Concomitantly, global coal consumption was reduced due to decreased energy demand produced by lockdown measures. In India for example, coal-based power generation declined by 26%; the total power generation after the lockdown was also reduced, by 19%. Similarly, coal-based power generation in China dropped 36% over the same period compared to that of the preceding year.

Preliminary results for cities across the world have demonstrated that the scale of the drop is small relative to the amount of carbon dioxide in the atmosphere.

WHO’s Science in 5 : Air pollution & COVID-19 - 1 October 2021

Pollution abnormalities

When viewed across the globe, air pollution unequivocally dropped during the lockdown. Satellite data along with more than 10,000 ground-based monitoring stations globally have demonstrated that the average global air quality during the lockdown was improved in early 2020 compared to the same period of the previous year.

While global averages are promising, they do not report on the secondary effects i.e., reactions between different molecules in the atmosphere. This same study demonstrated that global average ozone was found to increase despite the decrease in nitrogen dioxide and particulate matter. Moreover, another study has demonstrated that particulate matter was not found to drop consistently across the United States.

This loss of ozone is associated with declining levels of nitrogen oxides. Generally, nitrogen oxides can terminate hydroxyl radicals, which prevent them from reacting with volatile organic compounds to form ozone.

In addition, when nitrogen oxides reach a critical concentration, they begin to react with the ozone itself, consequently removing it from the atmosphere. Therefore, in urban areas, where this type of chemistry dominates, a reduction in nitrogen dioxide can cause ozone levels to rebound. The relationship between nitrogen dioxide and ozone has been known since the late 1980s, however the emission differences during the pandemic or artificially inflated, resulting in unexpected non-linear chemistry.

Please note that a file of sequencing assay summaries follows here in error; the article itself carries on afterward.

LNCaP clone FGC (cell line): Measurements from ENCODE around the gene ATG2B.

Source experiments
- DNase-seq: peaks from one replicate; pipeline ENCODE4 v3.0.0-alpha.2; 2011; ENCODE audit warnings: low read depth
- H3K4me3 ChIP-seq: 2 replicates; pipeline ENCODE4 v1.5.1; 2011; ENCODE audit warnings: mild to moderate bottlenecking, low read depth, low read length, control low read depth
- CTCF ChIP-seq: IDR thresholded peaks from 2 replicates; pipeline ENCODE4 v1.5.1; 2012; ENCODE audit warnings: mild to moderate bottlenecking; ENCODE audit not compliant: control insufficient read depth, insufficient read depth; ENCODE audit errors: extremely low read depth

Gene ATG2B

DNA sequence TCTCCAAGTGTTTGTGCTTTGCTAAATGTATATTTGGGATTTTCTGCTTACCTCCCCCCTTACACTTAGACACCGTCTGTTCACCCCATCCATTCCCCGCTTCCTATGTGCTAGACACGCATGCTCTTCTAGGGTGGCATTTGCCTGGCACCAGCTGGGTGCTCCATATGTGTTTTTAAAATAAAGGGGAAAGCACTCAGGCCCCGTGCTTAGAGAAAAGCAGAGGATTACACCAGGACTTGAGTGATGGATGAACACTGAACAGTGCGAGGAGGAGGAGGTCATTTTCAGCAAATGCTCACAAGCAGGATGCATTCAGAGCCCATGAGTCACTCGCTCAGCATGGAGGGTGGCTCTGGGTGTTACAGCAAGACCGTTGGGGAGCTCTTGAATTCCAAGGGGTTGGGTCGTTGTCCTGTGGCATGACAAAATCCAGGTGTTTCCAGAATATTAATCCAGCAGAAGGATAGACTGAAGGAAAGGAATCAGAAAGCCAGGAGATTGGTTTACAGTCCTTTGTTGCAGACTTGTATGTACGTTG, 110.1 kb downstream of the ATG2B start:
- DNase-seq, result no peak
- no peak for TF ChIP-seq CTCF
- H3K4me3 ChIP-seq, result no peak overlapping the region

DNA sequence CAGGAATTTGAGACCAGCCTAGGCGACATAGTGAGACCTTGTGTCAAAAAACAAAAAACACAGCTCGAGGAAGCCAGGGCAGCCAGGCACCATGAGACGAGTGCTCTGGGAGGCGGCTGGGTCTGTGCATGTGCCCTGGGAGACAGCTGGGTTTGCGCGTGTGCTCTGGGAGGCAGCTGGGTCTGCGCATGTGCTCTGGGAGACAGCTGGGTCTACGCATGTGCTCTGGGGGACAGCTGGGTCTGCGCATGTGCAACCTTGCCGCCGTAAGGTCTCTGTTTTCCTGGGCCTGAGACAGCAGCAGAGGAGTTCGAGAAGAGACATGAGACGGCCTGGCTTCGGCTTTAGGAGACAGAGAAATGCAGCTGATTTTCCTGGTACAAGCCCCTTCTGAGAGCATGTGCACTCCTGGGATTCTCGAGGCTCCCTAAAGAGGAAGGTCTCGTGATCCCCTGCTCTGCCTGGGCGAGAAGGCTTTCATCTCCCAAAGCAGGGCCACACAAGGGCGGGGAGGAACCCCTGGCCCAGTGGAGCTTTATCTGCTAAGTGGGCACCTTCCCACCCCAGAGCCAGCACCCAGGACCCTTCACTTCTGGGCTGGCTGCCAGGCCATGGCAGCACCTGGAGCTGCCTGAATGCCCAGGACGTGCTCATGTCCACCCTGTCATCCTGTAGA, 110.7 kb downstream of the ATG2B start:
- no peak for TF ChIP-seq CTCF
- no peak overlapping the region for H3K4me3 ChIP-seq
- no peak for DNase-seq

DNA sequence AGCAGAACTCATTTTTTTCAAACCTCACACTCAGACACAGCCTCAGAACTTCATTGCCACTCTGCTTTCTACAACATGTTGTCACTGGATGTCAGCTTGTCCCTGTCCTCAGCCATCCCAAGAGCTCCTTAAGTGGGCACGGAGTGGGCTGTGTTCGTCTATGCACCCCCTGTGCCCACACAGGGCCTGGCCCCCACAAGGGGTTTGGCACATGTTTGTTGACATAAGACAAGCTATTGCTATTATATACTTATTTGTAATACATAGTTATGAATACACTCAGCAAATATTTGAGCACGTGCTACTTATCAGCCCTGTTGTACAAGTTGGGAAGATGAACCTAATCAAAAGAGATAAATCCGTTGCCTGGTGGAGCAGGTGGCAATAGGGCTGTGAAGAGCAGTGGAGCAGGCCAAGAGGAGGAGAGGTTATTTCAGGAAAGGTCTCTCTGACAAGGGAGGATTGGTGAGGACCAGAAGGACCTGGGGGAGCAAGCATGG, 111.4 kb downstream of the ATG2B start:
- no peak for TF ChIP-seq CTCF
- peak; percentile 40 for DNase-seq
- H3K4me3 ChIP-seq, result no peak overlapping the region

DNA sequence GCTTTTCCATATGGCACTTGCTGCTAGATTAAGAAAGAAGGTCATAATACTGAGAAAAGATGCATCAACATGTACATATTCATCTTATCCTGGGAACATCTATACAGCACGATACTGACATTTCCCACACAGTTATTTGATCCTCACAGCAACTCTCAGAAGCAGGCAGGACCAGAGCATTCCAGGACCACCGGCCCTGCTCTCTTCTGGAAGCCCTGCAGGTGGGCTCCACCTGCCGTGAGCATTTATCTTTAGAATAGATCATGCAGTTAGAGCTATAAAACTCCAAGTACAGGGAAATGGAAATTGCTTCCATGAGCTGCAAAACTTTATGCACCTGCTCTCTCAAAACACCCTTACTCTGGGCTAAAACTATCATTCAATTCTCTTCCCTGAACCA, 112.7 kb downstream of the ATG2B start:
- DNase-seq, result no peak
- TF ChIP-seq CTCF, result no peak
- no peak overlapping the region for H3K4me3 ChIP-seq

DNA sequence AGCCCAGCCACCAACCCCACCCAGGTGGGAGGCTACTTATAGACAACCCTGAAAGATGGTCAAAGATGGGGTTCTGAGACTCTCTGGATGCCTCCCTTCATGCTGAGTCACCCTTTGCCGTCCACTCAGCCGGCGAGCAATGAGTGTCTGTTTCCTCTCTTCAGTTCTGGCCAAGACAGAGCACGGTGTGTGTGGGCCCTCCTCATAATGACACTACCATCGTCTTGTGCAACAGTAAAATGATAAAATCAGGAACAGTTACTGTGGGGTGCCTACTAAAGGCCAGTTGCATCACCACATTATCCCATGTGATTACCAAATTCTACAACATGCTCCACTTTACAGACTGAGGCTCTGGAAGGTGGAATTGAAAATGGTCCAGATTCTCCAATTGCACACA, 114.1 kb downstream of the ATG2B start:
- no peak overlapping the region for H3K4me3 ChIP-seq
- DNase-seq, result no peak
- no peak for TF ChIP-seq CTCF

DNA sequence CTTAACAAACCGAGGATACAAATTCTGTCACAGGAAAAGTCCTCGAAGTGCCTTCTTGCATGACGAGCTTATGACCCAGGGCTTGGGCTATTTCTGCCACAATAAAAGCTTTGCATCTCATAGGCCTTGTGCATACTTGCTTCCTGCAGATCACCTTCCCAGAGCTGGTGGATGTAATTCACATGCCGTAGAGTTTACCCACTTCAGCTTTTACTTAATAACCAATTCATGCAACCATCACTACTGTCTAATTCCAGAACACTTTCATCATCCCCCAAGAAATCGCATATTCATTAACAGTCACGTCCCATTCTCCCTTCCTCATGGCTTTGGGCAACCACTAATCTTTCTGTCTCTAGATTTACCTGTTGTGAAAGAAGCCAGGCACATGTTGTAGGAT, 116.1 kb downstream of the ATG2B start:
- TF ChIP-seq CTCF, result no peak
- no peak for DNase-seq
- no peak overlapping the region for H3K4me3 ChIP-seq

In turn, nitrogen dioxide and ozone have nonlinear relationships with particulate matter. Particulate matter can be produced as the consequence of nitrogen dioxide reactions with several gases in the atmosphere - these pathways involve ammonia produced in agricultural activities and interactions with organic compounds.

Analysis of the European Commission’s Copernicus Atmosphere Monitoring Service (CAMS) data showed that even though nitrogen dioxide emissions dropped by as much as 93%, there were still particulate matter hotspots observed during the lockdown. Models that decipher the pollution chain reaction that causes periods of high particulate matter suggest it is due to the production of NO3 radicals, which in turn form particulates made of nitrates.


  • Rume T, Islam SMD. (2020) Environmental effects of COVID-19 pandemic and potential strategies of sustainability. Heliyon. doi:10.1016/j.heliyon.2020.e04965.
  • Venter ZS, Aunan K, Chowdhury S, et al. (2020) COVID-19 lockdowns cause global air pollution declines. Proc Natl Acad Sci U S A. doi: 10.1073/pnas.2006853117.
  • Bekbulat B, Apte JA, Millet DB et al. (2020) PM2.5 and Ozone Air Pollution Levels Have Not Dropped Consistently Across the US Following Societal Covid Response. ChemRxiv. doi:10.26434/chemrxiv.12275603.v7.
  • Kroll JH, Heald CL, Cappa CD, et al. (2020) The complex chemical effects of COVID-19 shutdowns on air quality. Nat Chem. doi: 10.1038/s41557-020-0535-z.
  • Le T, Wang Y, Liu L, et al. (2020) Unexpected air pollution with marked emission reductions during the COVID-19 outbreak in China. Science. doi: 10.1126/science.abb7431.

Further Reading

Last Updated: Dec 23, 2021

Hidaya Aliouche

Written by

Hidaya Aliouche

Hidaya is a science communications enthusiast who has recently graduated and is embarking on a career in the science and medical copywriting. She has a B.Sc. in Biochemistry from The University of Manchester. She is passionate about writing and is particularly interested in microbiology, immunology, and biochemistry.